The petition alleges that Citibank has responded to the Class A customer complaints by acknowledging the scheme as described above but insisting that it is not liable for the withdrawals, since the customers caused the loss by permitting (albeit unwittingly) the thieves involved to use their Citicards. The petition also alleges that Citibank insists that Class B complainants are victims of the same scheme that bilked Class A customers. According to the petition, Citibank has "failed to investigate further the possibility of fraud or error" with respect to Class B complaints; has debited allegedly victimized customers' accounts in the amount of the disputed withdrawals plus an overdraft charge for checks subsequently drawn on insufficient funds prior to the customers' discovery of the allegedly unauthorized withdrawals; and has provided "inadequate and ineffective safeguards against the scheme."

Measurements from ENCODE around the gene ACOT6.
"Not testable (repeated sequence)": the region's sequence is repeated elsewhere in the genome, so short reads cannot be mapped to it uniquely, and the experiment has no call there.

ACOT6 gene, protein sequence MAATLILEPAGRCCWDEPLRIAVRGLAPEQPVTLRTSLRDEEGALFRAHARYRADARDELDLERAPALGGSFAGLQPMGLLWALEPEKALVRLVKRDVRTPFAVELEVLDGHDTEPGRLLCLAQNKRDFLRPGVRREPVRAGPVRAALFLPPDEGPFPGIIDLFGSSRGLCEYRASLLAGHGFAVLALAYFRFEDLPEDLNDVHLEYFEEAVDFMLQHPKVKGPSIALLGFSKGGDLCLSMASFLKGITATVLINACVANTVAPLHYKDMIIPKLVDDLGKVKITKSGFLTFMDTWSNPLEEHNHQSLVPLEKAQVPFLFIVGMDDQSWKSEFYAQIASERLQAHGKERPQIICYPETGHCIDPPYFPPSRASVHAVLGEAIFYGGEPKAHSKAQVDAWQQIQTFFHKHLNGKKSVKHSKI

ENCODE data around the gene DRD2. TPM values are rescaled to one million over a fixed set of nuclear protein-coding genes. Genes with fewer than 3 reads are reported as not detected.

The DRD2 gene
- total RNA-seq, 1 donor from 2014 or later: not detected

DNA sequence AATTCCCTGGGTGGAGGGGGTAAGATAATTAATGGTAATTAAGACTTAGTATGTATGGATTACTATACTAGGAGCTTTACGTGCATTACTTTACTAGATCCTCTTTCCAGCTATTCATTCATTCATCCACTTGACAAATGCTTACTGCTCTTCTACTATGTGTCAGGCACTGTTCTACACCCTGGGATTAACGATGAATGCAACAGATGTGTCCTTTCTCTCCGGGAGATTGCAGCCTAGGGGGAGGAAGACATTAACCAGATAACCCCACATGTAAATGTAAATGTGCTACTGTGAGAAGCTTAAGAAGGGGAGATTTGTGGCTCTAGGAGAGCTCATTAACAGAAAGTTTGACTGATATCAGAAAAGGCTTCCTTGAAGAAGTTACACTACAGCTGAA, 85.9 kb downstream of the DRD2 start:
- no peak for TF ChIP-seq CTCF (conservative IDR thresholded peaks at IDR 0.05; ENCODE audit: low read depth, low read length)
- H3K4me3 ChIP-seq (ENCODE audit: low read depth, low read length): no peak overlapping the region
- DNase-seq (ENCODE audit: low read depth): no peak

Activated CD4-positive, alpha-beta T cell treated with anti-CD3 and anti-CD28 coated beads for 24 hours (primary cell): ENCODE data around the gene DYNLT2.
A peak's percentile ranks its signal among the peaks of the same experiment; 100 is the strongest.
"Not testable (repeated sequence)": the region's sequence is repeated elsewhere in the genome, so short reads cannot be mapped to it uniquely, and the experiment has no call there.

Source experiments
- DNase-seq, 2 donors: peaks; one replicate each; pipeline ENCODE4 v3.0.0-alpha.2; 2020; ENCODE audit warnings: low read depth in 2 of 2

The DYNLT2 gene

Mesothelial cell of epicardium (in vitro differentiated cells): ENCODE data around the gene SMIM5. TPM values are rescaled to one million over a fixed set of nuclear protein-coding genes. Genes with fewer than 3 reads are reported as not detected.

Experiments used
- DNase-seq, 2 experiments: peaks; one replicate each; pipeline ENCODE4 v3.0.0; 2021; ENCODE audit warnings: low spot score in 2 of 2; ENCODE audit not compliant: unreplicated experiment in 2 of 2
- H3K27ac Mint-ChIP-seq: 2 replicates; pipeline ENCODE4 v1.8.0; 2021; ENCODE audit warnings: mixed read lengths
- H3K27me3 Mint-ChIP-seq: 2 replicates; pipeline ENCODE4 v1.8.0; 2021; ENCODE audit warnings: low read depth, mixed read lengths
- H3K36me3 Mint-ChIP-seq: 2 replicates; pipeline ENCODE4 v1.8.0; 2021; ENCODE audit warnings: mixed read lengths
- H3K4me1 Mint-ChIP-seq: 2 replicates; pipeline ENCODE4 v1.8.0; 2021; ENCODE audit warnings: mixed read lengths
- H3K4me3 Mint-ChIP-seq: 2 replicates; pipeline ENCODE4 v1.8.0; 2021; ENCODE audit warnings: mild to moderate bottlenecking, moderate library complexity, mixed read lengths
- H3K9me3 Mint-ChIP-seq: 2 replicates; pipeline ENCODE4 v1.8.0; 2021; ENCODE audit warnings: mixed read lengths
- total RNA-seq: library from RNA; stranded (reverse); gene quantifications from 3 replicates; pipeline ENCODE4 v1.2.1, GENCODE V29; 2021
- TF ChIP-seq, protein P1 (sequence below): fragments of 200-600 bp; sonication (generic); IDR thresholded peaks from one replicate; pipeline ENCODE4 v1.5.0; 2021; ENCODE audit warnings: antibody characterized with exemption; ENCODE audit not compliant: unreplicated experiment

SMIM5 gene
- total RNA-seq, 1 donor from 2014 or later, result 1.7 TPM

Recognizing that the "application of existing consumer protection legislation" to electronic fund transfers "is unclear," Congress enacted the Electronic Fund Transfers Act ("EFTA"), 15 U.S.C. §§ 1693 et seq. (1978), "to provide a basic framework establishing the rights, liabilities, and responsibilities of participants in electronic fund transfer systems." 15 U.S.C. § 1693. The petition filed by the Attorney General explicitly pleads violations of EFTA and Regulation E, which was promulgated thereunder by the Federal Reserve Board.